26 May 2018
It’s quite something seeing a hulk of a man – tough, heavily tattooed, shaved head – burst into tears. It’s certainly not what I expected when visiting a prison for the first time. I was being shown around Auckland Central Remand Prison (now Mt Eden Remand Prison) and was in the audience at a prizegiving for several inmates who had successfully participated in an education programme teaching them to read and write. They were due for release he following day, and it was deemed fitting to acknowledge the progress they had made in this programme. When asked by the tutor what the problem was, the prisoner explained, through sobs, that he’d never been presented with a certificate before.
His comment immediately took me to the door of my fridge, where magnets with the phone numbers for the emergency services were fighting for space with multitudes of teacher’s and prinicpal’s certificates for spelling, story writing, punctuality and goodness only know what else that had been awarded to my kids over the preceding weeks. That moment and the stark contrast of this man in his thirties having never received recognition for anything in his life was the point at which I became “soft on crime” and recognized that there must be a better way of balancing punishment and rehabilitation of many who had committed crimes.
Voters reward politicians who are tough on crime. It’s easy to ignore criminals when they’re locked away in prison and little if any thought is given to decreasing reoffending when they leave – until the prisons don’t have enough beds, and funds need to be diverted from health and education just to deal with the overcrowding. The short term approach is to build more prisons. The long term, smart solution of reducing recidivism and crime is much harder, but not mission impossible.
For example, here’s a novel approach to our burgeoning prison numbers: We should educate prisoners, it works This article by Stacey Shortall, partner at law firm MinterEllisonRuddWatts (and formerly a lawyer in New York) is refreshing. It shows that educating prisoners isn’t new or novel, it’s been working overseas for many years. Stacey uses the New York example where, between 1999 and 2012, the prison population dropped by 26 percent, when elsewhere in the US it rose by around 10 percent. NZ Corrections Minister Kelvin Davis could actually achieve the 30% drop in prison muster over 15 years he’s been talking about – but not by building more prisons and calling that reform.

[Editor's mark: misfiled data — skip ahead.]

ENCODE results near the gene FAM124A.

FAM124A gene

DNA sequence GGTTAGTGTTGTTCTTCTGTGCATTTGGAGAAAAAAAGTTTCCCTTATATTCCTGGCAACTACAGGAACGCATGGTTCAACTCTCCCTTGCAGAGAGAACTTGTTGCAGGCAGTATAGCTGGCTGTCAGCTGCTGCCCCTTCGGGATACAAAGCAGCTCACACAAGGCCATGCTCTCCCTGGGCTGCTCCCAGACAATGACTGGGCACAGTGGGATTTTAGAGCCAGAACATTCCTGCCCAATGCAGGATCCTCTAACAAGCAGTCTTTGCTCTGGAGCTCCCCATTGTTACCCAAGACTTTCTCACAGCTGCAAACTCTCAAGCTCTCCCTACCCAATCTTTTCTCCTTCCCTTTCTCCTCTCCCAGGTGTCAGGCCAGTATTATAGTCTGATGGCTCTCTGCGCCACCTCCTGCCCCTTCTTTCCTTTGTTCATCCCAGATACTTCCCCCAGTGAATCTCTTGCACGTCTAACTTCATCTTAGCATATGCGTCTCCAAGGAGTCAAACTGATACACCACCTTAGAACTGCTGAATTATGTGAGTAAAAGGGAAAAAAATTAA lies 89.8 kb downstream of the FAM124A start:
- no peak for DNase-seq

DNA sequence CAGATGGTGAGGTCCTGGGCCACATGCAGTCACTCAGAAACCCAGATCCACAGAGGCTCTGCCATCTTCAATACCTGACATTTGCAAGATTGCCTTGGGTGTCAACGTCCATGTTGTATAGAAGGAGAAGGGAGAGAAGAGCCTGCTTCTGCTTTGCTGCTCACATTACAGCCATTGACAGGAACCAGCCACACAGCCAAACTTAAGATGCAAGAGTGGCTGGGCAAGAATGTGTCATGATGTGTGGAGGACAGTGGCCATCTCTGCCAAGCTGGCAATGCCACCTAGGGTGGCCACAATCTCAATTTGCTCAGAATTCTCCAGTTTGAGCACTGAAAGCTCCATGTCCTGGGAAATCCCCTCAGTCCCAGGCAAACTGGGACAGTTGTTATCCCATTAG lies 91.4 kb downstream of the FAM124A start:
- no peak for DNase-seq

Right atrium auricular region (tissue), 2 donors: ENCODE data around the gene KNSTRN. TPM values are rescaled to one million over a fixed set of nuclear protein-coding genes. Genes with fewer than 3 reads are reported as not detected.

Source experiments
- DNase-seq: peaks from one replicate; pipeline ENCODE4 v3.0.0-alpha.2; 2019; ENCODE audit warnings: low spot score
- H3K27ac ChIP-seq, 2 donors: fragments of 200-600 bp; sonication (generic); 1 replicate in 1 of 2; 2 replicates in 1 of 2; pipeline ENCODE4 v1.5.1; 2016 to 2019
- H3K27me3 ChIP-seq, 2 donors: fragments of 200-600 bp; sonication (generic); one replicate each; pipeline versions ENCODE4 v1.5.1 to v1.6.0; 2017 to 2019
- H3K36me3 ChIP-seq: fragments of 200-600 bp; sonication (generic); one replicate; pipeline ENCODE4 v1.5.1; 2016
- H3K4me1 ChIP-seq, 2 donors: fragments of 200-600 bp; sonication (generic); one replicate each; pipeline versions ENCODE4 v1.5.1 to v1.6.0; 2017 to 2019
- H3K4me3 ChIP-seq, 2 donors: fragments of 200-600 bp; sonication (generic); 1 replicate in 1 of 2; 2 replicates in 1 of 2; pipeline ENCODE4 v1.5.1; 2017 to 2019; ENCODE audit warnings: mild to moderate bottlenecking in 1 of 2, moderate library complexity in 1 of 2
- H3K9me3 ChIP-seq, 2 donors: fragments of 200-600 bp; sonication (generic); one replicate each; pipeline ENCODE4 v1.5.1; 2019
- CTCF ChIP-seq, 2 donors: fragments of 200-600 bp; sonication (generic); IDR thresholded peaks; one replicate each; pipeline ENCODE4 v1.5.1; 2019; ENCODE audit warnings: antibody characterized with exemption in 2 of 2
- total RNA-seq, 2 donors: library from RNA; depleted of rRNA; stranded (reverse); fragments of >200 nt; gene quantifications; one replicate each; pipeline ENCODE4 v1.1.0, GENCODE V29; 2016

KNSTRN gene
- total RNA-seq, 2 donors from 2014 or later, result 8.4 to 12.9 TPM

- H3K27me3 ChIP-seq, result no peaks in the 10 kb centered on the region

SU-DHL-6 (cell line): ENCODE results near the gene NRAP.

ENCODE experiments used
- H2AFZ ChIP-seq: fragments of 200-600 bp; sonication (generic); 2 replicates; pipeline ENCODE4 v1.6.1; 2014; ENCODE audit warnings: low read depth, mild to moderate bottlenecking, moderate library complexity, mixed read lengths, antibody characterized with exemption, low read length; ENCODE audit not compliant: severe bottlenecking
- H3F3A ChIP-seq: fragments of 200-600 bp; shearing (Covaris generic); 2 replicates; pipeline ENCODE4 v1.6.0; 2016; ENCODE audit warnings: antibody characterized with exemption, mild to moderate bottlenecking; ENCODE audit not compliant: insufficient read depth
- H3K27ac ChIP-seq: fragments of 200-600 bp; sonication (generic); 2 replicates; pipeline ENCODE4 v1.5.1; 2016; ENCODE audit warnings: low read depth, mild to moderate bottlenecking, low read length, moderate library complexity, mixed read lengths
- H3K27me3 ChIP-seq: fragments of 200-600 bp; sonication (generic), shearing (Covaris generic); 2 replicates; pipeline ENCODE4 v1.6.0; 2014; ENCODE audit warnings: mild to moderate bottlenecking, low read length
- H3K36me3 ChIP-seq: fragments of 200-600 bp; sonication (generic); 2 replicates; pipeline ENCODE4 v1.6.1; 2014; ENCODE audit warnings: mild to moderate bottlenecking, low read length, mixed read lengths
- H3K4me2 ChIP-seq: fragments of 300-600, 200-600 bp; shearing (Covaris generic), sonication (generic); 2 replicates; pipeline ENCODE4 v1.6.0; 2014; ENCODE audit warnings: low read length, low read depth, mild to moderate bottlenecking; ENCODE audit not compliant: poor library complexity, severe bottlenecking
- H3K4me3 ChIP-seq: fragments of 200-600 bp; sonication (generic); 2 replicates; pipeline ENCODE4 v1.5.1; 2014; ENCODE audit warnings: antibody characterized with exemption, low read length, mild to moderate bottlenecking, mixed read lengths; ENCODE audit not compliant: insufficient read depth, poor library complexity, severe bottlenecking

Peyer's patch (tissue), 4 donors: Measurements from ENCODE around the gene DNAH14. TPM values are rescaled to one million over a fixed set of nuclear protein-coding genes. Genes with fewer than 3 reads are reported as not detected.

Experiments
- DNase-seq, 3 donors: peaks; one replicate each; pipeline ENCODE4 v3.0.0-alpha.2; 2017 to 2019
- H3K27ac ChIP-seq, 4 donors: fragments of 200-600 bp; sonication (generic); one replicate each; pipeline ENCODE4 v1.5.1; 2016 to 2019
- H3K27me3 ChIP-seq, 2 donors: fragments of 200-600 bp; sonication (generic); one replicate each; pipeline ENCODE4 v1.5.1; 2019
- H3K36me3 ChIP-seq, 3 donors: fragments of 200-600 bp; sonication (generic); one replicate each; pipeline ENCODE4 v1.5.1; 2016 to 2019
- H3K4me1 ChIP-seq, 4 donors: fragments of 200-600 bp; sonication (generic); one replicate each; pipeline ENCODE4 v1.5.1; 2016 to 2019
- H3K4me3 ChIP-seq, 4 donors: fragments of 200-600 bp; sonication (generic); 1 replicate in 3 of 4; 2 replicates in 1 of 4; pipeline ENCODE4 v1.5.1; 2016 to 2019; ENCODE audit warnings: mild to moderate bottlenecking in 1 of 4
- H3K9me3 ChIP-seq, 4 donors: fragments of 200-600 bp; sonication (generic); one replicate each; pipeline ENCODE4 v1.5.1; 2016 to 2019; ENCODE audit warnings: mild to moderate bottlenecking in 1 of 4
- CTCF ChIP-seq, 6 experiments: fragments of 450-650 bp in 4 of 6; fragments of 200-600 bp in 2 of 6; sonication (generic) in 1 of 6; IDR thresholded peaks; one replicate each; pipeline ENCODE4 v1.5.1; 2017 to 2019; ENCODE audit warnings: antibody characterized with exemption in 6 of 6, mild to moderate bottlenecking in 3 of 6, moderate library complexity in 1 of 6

One of the reasons our prisons are bursting at the seams is because people keep coming back. Reoffending is most likely in the 12 months post prison release and amongst those with mental health and substance abuse issues. It’s not easy to find up to date New Zealand data but a March 2009 analysis of the previous 60 months, showed that 70% of prisoners reoffend within two years of being released from prison and 52% return to prison within five years, some multiple times. Even with the small drop in recidivism noted over the past couple of years, reoffending figures will still be in the same ball park.
The government allocated nearly $200 million in Budget 2018 for 600 pop-up prison beds. The Minister noted at the same time that reform of the Corrections landscape is imminent. For too long political parties have reacted to the public pressure to take a tough line on crime. Well, it’s not working. Crime hasn’t abated, and more people are being sent to prison.
I’ve been advocating for some time for dedicated facilities – a Rehabilitation Prison that treats those with mental illnesses and provides rehabilitation for those with substance abuse issues. And yes, educating those who can’t read, write or do maths. Releasing people from prison who aren’t equipped to cope in a world requiring these skills merely sets them up to fail, to reoffend and then to be sent back to prison.
There’s plenty of research and evidence of what could be done. In her article Stacey Shorthall noted “Decades of research in the United States has shown that prisoners who participate in prison education programmes are far less likely to land back behind bars. Their rates of reoffending are dramatically lower than rates for prisoners denied these opportunities. In fact, as New Zealand struggles with a record-high prison muster, prisons are currently being closed and sold off in New York.”
Some work has also be done on the New Zealand environment. The Salvation Army published this report in 2016: Beyond the Prison Gate
Let’s hope the government, in putting together its reform of the Corrections landscape, puts to one side the tough on crime brigade and takes an evidence based approach. Will this government have the courage to adopt the measures it will take to reach its own target?